Physiotherapy for stroke patients can often be a physically and emotionally draining exercise, but a new partnership in the United Kingdom believes virtual reality (VR) could make the process both cheaper and less laborious.
The University of Chester’s medical graphics team has partnered with the Stroke Department at the Countess of Chester Hospital to come up with VR headsets that they hope will allow stroke patients to practice and relearn daily activities.
Innovation U.K., through the Digital Health Technology Catalyst (DHTC), granted the partnership about $590,000. The partnership will collaborate with 3D imaging company, CadScan.
“Our aim is to reduce the duration and cost of long-term care by enabling intensive rehabilitation both in hospital and in the home, using affordable technology,” Nigel John from the University of Chester said.
The VR headsets’ biggest advantage is that they can be operated with “minimal supervision, meaning they [patients] do not need to rely on family and carers. Patients will be able to measure how well their cognitive abilities are improving, building confidence in their ability to perform everyday tasks and reducing the psychological trauma often associated with the condition,” John explained.
The University of Chester medical graphics team and the Stroke Department at the Countess of Chester Hospital hope that without supervision, the VR headsets will help stroke patients gain “confidence and cognitive support in the relatively risk-free virtual world first, before carrying out tasks in the real world.”
In addition, the two teams hope the VR headsets will help reduce hospital stays, improve patients outcomes and ease the burden on nursing staff.
A major concern about the rehabilitation of stroke patients is that physiotherapy is often repetitive and it can be a while before nursing staff begin to notice any improvement.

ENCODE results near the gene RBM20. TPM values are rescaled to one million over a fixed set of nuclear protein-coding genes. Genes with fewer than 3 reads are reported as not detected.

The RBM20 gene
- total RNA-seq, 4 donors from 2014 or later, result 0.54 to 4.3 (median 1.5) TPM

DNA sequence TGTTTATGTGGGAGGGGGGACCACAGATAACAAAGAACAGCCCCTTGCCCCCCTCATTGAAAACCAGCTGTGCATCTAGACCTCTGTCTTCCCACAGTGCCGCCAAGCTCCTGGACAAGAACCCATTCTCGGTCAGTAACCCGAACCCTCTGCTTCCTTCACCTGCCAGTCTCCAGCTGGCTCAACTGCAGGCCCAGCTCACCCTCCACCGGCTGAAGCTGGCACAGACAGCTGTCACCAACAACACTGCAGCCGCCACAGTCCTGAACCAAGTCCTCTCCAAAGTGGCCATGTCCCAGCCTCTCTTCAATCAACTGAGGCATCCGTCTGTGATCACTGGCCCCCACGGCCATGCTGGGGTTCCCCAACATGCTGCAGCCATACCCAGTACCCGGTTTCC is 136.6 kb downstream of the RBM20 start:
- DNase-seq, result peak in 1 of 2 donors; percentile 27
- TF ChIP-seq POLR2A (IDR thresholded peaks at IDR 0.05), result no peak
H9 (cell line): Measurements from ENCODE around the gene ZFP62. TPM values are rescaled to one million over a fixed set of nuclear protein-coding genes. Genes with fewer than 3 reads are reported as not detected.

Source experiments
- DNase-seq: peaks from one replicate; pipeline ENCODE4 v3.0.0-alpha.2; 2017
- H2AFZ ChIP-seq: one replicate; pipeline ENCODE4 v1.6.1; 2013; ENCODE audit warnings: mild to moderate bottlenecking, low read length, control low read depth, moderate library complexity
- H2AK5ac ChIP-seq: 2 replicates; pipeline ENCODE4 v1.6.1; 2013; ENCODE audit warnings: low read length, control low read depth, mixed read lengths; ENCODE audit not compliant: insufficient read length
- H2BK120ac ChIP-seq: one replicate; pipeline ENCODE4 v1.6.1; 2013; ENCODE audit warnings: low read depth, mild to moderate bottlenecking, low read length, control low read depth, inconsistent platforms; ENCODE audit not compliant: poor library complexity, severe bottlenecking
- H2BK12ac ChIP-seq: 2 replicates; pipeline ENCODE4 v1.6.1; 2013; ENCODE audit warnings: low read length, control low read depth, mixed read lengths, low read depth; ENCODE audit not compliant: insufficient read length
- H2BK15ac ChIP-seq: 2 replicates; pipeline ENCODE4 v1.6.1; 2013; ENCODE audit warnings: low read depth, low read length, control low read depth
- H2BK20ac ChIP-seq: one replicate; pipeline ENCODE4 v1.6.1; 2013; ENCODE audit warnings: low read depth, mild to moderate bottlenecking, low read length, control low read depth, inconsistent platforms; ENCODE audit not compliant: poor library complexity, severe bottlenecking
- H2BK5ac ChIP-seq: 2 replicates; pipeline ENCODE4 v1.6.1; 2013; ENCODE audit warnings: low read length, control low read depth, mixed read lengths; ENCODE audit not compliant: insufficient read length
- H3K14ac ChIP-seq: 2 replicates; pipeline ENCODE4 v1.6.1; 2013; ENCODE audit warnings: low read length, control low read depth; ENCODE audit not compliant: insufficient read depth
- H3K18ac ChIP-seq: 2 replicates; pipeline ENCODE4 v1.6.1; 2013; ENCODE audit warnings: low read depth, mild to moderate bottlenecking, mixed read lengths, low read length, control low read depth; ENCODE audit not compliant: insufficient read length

With the VR headsets, the partnership hopes they can make the process less “tedious for many patients and expensive to provide.”
Kausik Chatterjee, a consultant physician at the Countess of Chester Hospital, is excited by the prospects of the project, describing it as “exciting in its ambition – both in terms of the benefit to the patient, and potential financial savings too.”
Alastair Buchanan from CadScan emphasized the potential of VR in reducing costs, since it could be used by non-specialists and is readily available.
“We will develop a VR platform to provide personalised stroke rehabilitation programmes for patients, that can be delivered with minimal supervision by a semi-trained health professional. They can set their own workloads with goals and recognise their achievements and progress,” Buchanan said.
In a statement, the University of Chester’s medical graphics team said the VR stroke programme will adapt to each user’s needs and “patients will be able to measure how well their cognitive abilities are improving, building confidence in their ability to perform everyday tasks and reducing the psychological trauma often associated with the condition.”
They said the overall goal was to improve the quality of life of stroke survivors by returning them to active participation in society faster.
It is estimated that the U.K. spends about $11.6 billion annually caring for stroke sufferers, with half of that money going towards direct formal care.
Additionally, globally, is estimated that there are 15 million strokes annually. While most people survive a first stroke, they can be left with motor disability, with posited estimates saying a third have a significant cognitive impairment affecting their functional ability and require substantial socio-economic and financial support, sometimes for the rest of their lives.
The use of virtual reality to rehabilitate stroke patients has been receiving major interest from researchers over the past few years. A team of researchers from the University of Nottingham has been working on a risk assessment on the use of VR for stroke patients.
The research began in November 2013 and has undergone ethical review. The researchers have now commenced interviews with therapists and patients.
In 2015, researchers from Spain said they had found a way of “tricking” patients into thinking a limb was more accurate than it really was and this could lead the way to recovery.
Another researcher from South Carolina in the U.S. has also worked on a similar model.
The DHTC, which funded the University of Chester’s medical graphics team and the Stroke Department of the Countess of Chester Hospital partnership also funded seven other projects across the U.K.
Other projects include a GPS app designed to track the availability of hospital beds, an AI-based support system for surgeons and a smartphone app to help improve treatment for long-term, complex wounds. These projects will each receive a share from the $22 million DHTC grant.
The DHTC is a $40.4 million (£35M) grant run over four years that seeks to inspire the development of new digital health innovations.